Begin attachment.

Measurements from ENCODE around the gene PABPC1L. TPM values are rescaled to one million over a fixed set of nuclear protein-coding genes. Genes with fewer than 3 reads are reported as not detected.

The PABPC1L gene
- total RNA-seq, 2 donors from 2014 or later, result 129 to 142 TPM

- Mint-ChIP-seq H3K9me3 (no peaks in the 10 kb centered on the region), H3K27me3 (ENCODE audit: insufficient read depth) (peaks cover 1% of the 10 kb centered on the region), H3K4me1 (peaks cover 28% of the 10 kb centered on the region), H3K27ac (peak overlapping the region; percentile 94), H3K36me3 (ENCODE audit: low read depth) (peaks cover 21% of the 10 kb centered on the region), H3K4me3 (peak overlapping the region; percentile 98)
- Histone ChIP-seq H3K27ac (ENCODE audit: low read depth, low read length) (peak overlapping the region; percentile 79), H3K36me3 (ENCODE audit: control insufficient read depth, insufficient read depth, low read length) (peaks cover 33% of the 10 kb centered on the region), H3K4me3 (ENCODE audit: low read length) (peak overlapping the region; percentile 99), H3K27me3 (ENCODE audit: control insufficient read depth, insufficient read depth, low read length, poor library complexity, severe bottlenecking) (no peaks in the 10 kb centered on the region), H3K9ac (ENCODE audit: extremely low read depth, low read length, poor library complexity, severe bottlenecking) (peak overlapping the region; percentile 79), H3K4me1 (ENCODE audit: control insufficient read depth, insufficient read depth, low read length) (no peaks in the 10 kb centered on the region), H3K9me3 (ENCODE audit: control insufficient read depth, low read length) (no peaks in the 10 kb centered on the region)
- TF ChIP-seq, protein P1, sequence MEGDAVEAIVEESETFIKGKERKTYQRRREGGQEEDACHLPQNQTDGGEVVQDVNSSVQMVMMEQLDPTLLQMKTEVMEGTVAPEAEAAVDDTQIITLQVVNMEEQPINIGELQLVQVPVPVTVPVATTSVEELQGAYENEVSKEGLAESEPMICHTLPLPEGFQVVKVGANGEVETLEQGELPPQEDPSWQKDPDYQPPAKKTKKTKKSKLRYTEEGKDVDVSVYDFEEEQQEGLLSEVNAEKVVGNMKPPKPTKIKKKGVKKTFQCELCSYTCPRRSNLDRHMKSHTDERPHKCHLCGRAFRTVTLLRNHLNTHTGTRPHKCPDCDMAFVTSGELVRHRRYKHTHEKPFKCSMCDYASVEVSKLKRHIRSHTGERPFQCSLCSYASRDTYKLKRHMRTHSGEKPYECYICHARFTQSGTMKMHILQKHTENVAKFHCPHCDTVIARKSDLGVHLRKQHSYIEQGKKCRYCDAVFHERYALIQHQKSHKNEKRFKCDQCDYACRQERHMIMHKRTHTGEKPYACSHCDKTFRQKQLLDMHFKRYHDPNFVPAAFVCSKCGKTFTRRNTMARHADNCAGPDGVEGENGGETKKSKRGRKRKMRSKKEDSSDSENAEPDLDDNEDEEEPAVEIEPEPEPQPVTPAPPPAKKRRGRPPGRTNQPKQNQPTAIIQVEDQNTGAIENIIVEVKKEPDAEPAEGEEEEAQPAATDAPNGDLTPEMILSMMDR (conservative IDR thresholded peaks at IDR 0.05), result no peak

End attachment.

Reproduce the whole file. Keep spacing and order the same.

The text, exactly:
Measurements from ENCODE around the gene PABPC1L. TPM values are rescaled to one million over a fixed set of nuclear protein-coding genes. Genes with fewer than 3 reads are reported as not detected.

The PABPC1L gene
- total RNA-seq, 2 donors from 2014 or later, result 129 to 142 TPM

- Mint-ChIP-seq H3K9me3 (no peaks in the 10 kb centered on the region), H3K27me3 (ENCODE audit: insufficient read depth) (peaks cover 1% of the 10 kb centered on the region), H3K4me1 (peaks cover 28% of the 10 kb centered on the region), H3K27ac (peak overlapping the region; percentile 94), H3K36me3 (ENCODE audit: low read depth) (peaks cover 21% of the 10 kb centered on the region), H3K4me3 (peak overlapping the region; percentile 98)
- Histone ChIP-seq H3K27ac (ENCODE audit: low read depth, low read length) (peak overlapping the region; percentile 79), H3K36me3 (ENCODE audit: control insufficient read depth, insufficient read depth, low read length) (peaks cover 33% of the 10 kb centered on the region), H3K4me3 (ENCODE audit: low read length) (peak overlapping the region; percentile 99), H3K27me3 (ENCODE audit: control insufficient read depth, insufficient read depth, low read length, poor library complexity, severe bottlenecking) (no peaks in the 10 kb centered on the region), H3K9ac (ENCODE audit: extremely low read depth, low read length, poor library complexity, severe bottlenecking) (peak overlapping the region; percentile 79), H3K4me1 (ENCODE audit: control insufficient read depth, insufficient read depth, low read length) (no peaks in the 10 kb centered on the region), H3K9me3 (ENCODE audit: control insufficient read depth, low read length) (no peaks in the 10 kb centered on the region)
- TF ChIP-seq, protein P1, sequence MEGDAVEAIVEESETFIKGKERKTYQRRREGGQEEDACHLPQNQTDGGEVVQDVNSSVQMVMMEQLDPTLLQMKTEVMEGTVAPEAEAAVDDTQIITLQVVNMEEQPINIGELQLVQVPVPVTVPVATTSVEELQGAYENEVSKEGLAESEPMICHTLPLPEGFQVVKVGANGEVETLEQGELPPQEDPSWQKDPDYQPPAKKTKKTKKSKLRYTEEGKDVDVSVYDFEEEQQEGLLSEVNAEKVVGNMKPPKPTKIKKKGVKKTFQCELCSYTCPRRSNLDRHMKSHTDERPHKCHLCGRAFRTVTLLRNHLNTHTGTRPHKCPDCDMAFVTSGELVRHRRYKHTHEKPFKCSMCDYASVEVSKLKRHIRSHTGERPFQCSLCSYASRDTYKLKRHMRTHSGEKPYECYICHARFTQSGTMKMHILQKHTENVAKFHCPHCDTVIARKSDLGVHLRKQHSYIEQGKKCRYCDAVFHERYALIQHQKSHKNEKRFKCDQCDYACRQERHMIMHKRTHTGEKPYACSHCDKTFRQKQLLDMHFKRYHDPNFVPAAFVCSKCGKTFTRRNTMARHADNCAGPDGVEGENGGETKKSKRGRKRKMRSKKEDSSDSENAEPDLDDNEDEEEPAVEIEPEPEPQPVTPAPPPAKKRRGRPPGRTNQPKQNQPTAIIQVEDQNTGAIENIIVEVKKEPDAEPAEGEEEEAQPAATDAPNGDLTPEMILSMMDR (conservative IDR thresholded peaks at IDR 0.05), result no peak